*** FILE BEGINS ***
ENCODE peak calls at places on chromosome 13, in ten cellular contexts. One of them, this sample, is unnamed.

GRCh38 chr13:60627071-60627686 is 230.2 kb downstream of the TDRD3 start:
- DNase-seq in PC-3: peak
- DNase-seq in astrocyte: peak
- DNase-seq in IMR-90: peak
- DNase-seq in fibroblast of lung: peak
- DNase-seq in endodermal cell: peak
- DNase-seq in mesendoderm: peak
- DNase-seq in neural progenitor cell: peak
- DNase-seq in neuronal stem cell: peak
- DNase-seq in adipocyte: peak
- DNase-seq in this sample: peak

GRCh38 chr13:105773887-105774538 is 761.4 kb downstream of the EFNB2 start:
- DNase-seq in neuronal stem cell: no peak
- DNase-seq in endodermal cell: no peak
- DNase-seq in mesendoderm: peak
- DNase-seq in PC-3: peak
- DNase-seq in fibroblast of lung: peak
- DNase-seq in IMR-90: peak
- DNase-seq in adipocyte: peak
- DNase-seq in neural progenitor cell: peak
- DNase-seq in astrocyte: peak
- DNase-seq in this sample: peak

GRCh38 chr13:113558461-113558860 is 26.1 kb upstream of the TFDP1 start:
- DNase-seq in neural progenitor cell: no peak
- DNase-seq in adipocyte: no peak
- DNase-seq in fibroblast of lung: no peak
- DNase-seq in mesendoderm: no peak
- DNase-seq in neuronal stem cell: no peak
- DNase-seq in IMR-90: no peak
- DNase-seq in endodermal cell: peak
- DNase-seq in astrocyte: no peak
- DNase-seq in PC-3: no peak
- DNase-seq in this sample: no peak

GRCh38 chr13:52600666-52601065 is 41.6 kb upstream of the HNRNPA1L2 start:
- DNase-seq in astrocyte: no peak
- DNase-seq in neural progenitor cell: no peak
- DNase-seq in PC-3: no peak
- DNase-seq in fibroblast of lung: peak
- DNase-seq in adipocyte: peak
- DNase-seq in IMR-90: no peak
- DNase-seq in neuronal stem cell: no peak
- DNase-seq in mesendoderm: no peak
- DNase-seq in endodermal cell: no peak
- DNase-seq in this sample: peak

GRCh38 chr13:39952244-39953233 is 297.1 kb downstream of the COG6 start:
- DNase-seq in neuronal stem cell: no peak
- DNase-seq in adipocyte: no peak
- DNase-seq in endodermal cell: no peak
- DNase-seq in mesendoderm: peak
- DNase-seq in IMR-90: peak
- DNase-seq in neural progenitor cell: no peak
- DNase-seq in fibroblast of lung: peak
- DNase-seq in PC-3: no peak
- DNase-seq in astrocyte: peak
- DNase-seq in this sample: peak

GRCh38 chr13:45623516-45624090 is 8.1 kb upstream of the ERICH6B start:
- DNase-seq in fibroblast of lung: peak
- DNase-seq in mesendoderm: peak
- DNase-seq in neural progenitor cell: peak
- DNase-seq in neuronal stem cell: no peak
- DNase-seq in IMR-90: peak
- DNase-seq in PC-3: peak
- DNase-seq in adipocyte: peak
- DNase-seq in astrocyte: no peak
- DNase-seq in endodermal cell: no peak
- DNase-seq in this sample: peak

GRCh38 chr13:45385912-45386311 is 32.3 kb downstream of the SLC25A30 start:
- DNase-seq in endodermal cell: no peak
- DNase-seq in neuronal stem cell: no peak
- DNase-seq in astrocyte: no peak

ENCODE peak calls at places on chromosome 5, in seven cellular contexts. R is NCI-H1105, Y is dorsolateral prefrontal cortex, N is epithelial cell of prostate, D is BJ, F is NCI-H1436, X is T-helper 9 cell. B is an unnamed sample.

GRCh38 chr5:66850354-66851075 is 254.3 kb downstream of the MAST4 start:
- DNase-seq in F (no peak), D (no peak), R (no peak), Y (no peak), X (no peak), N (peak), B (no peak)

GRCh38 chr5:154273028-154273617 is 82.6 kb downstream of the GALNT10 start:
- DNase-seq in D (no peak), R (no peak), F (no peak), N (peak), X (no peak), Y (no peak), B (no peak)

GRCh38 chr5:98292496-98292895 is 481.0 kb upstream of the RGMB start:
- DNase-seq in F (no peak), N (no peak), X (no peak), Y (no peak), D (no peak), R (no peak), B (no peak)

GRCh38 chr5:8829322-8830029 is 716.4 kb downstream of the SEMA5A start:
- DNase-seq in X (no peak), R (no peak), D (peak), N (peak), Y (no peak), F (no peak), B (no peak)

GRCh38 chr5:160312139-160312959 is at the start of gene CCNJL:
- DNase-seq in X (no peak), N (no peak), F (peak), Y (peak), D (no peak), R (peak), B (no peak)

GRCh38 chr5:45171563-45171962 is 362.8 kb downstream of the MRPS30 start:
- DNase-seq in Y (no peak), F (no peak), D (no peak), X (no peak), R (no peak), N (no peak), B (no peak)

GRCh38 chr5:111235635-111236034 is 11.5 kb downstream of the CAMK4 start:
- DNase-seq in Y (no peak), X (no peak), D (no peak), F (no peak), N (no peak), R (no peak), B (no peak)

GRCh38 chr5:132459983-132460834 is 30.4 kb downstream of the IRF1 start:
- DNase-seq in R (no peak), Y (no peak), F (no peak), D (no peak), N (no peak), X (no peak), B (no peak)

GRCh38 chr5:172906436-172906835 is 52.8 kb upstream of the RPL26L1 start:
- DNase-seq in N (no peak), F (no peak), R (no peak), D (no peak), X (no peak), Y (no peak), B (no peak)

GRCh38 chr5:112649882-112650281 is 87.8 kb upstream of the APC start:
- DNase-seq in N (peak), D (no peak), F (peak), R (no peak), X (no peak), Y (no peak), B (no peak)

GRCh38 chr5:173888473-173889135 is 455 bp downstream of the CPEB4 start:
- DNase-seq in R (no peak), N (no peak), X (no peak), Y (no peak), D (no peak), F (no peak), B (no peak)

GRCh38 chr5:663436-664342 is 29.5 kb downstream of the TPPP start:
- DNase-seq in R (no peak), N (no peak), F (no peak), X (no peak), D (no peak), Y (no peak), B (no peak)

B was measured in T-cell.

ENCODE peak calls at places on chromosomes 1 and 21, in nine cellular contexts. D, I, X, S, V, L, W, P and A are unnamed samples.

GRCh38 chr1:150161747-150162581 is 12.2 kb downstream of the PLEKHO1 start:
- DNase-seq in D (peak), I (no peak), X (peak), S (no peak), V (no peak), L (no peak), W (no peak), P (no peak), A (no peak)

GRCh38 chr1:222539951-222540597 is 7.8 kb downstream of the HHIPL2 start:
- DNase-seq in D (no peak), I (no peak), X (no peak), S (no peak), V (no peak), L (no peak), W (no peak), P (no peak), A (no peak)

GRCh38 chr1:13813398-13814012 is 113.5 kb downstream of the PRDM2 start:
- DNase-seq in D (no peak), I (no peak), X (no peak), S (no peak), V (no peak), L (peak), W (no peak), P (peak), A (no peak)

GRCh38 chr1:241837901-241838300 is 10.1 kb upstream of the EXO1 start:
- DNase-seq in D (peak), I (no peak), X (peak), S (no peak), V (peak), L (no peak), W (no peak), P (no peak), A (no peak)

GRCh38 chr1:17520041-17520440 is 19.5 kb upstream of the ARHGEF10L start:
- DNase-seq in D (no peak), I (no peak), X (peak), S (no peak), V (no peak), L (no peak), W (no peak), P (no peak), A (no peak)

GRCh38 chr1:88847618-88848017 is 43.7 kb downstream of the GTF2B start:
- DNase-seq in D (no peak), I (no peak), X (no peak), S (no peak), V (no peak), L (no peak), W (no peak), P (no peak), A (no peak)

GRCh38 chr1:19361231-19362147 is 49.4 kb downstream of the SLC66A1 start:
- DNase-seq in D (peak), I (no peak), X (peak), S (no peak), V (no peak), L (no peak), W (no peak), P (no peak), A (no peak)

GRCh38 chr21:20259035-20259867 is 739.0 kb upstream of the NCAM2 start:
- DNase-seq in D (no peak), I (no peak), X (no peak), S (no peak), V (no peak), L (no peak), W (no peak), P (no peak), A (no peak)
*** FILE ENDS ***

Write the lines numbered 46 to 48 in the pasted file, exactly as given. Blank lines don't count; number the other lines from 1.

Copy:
GRCh38 chr13:39952244-39953233 is 297.1 kb downstream of the COG6 start:
- DNase-seq in neuronal stem cell: no peak
- DNase-seq in adipocyte: no peak